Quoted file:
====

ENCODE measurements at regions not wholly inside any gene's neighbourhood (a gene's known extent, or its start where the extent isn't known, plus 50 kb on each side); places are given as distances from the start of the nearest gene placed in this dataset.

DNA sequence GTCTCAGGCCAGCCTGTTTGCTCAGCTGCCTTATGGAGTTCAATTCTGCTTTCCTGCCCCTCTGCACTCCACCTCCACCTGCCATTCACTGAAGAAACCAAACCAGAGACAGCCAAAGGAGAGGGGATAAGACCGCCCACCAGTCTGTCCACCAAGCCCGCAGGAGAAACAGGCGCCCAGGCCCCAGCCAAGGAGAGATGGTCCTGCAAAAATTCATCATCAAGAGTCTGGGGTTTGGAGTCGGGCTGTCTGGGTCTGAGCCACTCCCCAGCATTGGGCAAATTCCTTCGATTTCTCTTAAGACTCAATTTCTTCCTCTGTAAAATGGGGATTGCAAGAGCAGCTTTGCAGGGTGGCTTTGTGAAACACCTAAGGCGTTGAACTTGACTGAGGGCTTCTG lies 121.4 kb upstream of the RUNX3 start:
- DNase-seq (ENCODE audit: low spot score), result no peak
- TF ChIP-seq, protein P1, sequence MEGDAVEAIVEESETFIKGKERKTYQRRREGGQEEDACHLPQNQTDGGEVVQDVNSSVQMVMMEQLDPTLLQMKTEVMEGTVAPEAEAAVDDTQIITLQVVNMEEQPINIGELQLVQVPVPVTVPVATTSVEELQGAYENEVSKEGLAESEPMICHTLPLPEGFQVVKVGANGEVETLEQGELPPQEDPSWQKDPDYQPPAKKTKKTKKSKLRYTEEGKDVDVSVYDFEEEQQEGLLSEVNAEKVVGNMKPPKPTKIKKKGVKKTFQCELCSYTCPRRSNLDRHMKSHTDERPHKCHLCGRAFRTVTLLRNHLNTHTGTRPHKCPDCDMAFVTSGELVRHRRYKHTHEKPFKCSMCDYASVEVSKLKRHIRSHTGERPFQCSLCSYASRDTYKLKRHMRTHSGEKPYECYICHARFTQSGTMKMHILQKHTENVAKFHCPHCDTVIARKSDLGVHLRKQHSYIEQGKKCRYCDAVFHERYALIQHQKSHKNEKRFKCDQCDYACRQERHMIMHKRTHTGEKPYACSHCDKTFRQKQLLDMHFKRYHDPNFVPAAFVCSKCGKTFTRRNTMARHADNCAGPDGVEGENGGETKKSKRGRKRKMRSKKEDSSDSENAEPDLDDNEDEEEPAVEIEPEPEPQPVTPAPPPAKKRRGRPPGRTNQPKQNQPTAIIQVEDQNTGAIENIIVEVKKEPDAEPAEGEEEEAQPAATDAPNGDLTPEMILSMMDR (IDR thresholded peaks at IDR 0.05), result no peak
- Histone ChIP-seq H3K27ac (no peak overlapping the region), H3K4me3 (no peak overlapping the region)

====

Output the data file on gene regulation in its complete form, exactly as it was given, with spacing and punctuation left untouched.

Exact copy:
ENCODE measurements at regions not wholly inside any gene's neighbourhood (a gene's known extent, or its start where the extent isn't known, plus 50 kb on each side); places are given as distances from the start of the nearest gene placed in this dataset.

DNA sequence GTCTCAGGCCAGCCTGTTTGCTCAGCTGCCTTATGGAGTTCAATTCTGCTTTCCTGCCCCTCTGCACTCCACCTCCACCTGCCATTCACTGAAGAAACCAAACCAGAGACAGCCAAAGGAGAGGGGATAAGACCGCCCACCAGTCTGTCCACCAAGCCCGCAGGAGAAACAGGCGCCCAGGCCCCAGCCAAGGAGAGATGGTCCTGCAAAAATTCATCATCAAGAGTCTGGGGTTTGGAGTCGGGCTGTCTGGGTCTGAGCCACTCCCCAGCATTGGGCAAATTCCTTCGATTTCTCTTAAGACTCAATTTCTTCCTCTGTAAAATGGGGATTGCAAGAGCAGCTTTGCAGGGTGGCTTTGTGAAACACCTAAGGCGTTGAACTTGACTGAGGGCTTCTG lies 121.4 kb upstream of the RUNX3 start:
- DNase-seq (ENCODE audit: low spot score), result no peak
- TF ChIP-seq, protein P1, sequence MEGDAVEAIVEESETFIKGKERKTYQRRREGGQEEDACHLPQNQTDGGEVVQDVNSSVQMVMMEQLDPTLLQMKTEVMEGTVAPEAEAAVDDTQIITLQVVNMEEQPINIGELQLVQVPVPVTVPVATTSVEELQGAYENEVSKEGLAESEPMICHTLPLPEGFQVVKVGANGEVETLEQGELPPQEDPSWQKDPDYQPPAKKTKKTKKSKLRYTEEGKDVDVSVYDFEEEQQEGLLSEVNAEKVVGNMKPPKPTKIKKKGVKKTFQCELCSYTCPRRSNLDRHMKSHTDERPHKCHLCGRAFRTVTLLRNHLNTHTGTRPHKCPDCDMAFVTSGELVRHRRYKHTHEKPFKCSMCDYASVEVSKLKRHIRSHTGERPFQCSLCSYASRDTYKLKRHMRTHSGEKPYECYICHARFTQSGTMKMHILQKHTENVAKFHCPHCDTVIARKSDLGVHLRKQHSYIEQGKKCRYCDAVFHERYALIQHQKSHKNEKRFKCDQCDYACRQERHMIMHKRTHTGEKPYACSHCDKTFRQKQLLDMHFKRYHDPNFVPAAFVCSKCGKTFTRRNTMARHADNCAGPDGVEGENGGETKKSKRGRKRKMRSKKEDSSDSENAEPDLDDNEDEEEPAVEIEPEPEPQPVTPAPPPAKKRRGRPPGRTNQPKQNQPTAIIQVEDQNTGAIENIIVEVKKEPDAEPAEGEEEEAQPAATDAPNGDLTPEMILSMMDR (IDR thresholded peaks at IDR 0.05), result no peak
- Histone ChIP-seq H3K27ac (no peak overlapping the region), H3K4me3 (no peak overlapping the region)